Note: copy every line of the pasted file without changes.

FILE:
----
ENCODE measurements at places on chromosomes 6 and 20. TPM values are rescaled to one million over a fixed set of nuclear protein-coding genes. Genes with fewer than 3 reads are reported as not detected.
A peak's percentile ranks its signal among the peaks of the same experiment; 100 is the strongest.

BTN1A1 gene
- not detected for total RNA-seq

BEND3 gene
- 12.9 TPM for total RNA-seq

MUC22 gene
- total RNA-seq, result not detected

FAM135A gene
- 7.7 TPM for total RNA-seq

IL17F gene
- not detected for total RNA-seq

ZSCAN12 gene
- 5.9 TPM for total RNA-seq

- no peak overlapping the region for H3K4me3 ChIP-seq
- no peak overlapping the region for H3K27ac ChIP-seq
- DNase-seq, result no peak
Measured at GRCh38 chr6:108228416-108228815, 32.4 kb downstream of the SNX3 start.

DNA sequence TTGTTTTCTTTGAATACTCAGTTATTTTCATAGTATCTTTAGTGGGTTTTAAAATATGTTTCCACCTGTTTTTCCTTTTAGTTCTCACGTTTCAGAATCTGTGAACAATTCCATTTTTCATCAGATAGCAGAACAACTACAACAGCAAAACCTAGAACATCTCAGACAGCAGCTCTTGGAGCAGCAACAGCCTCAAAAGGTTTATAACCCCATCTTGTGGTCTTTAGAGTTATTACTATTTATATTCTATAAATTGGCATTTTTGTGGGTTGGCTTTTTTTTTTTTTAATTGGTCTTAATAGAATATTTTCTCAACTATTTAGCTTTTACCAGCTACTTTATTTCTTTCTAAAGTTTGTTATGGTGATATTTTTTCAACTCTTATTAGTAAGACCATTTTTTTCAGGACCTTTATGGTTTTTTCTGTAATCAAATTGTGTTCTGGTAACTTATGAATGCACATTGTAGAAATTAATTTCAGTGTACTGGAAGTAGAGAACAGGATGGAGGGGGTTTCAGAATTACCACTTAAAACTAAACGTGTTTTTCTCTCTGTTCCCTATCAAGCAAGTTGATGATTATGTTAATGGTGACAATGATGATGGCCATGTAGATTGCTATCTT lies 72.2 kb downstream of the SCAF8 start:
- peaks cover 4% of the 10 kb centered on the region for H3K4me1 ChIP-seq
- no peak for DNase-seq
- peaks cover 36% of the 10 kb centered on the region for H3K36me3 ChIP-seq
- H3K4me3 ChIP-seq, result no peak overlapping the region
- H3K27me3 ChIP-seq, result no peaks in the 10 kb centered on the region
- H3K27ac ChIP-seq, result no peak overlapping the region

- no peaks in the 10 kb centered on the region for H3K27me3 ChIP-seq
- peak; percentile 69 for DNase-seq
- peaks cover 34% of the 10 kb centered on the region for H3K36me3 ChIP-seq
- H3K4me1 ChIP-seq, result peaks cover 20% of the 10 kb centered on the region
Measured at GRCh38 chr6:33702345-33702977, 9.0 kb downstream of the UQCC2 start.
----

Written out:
ENCODE measurements at places on chromosomes 6 and 20. TPM values are rescaled to one million over a fixed set of nuclear protein-coding genes. Genes with fewer than 3 reads are reported as not detected.
A peak's percentile ranks its signal among the peaks of the same experiment; 100 is the strongest.

BTN1A1 gene
- not detected for total RNA-seq

BEND3 gene
- 12.9 TPM for total RNA-seq

MUC22 gene
- total RNA-seq, result not detected

FAM135A gene
- 7.7 TPM for total RNA-seq

IL17F gene
- not detected for total RNA-seq

ZSCAN12 gene
- 5.9 TPM for total RNA-seq

- no peak overlapping the region for H3K4me3 ChIP-seq
- no peak overlapping the region for H3K27ac ChIP-seq
- DNase-seq, result no peak
Measured at GRCh38 chr6:108228416-108228815, 32.4 kb downstream of the SNX3 start.

DNA sequence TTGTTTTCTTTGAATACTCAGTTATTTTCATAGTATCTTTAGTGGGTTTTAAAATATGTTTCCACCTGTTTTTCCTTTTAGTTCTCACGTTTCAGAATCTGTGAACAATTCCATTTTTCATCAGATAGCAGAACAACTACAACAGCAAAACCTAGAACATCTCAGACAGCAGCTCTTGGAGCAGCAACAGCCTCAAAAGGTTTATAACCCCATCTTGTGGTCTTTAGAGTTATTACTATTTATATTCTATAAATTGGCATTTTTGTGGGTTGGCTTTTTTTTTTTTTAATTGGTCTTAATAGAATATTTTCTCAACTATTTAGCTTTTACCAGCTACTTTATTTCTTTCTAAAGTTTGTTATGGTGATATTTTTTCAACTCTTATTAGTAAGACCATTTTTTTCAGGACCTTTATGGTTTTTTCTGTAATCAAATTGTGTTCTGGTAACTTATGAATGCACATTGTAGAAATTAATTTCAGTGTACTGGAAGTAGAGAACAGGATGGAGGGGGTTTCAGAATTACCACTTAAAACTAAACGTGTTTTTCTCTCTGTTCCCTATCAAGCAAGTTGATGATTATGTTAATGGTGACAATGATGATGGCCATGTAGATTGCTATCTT lies 72.2 kb downstream of the SCAF8 start:
- peaks cover 4% of the 10 kb centered on the region for H3K4me1 ChIP-seq
- no peak for DNase-seq
- peaks cover 36% of the 10 kb centered on the region for H3K36me3 ChIP-seq
- H3K4me3 ChIP-seq, result no peak overlapping the region
- H3K27me3 ChIP-seq, result no peaks in the 10 kb centered on the region
- H3K27ac ChIP-seq, result no peak overlapping the region

- no peaks in the 10 kb centered on the region for H3K27me3 ChIP-seq
- peak; percentile 69 for DNase-seq
- peaks cover 34% of the 10 kb centered on the region for H3K36me3 ChIP-seq
- H3K4me1 ChIP-seq, result peaks cover 20% of the 10 kb centered on the region
Measured at GRCh38 chr6:33702345-33702977, 9.0 kb downstream of the UQCC2 start.